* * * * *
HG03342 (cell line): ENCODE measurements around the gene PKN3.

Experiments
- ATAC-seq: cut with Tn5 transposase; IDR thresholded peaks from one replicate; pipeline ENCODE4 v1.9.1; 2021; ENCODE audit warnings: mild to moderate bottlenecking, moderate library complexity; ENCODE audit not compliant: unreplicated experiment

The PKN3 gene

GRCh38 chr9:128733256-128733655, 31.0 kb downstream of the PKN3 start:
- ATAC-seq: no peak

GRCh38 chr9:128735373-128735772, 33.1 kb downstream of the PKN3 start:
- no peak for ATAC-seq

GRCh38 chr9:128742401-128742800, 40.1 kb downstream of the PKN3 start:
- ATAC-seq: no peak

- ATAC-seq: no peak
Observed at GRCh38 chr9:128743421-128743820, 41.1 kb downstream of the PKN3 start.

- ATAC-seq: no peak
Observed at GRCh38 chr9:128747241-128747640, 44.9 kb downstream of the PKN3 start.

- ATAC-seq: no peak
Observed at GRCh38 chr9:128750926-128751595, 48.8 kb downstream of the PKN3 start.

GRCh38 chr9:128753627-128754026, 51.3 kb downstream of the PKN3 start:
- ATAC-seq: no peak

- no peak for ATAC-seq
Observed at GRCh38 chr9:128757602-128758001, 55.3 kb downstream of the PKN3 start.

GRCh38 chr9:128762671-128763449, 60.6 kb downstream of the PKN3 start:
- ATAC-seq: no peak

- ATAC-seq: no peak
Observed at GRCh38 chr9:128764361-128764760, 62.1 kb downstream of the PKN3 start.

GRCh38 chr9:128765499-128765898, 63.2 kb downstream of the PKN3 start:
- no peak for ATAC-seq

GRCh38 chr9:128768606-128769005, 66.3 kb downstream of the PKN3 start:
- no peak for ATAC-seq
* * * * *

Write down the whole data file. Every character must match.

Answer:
HG03342 (cell line): ENCODE measurements around the gene PKN3.

Experiments
- ATAC-seq: cut with Tn5 transposase; IDR thresholded peaks from one replicate; pipeline ENCODE4 v1.9.1; 2021; ENCODE audit warnings: mild to moderate bottlenecking, moderate library complexity; ENCODE audit not compliant: unreplicated experiment

The PKN3 gene

GRCh38 chr9:128733256-128733655, 31.0 kb downstream of the PKN3 start:
- ATAC-seq: no peak

GRCh38 chr9:128735373-128735772, 33.1 kb downstream of the PKN3 start:
- no peak for ATAC-seq

GRCh38 chr9:128742401-128742800, 40.1 kb downstream of the PKN3 start:
- ATAC-seq: no peak

- ATAC-seq: no peak
Observed at GRCh38 chr9:128743421-128743820, 41.1 kb downstream of the PKN3 start.

- ATAC-seq: no peak
Observed at GRCh38 chr9:128747241-128747640, 44.9 kb downstream of the PKN3 start.

- ATAC-seq: no peak
Observed at GRCh38 chr9:128750926-128751595, 48.8 kb downstream of the PKN3 start.

GRCh38 chr9:128753627-128754026, 51.3 kb downstream of the PKN3 start:
- ATAC-seq: no peak

- no peak for ATAC-seq
Observed at GRCh38 chr9:128757602-128758001, 55.3 kb downstream of the PKN3 start.

GRCh38 chr9:128762671-128763449, 60.6 kb downstream of the PKN3 start:
- ATAC-seq: no peak

- ATAC-seq: no peak
Observed at GRCh38 chr9:128764361-128764760, 62.1 kb downstream of the PKN3 start.

GRCh38 chr9:128765499-128765898, 63.2 kb downstream of the PKN3 start:
- no peak for ATAC-seq

GRCh38 chr9:128768606-128769005, 66.3 kb downstream of the PKN3 start:
- no peak for ATAC-seq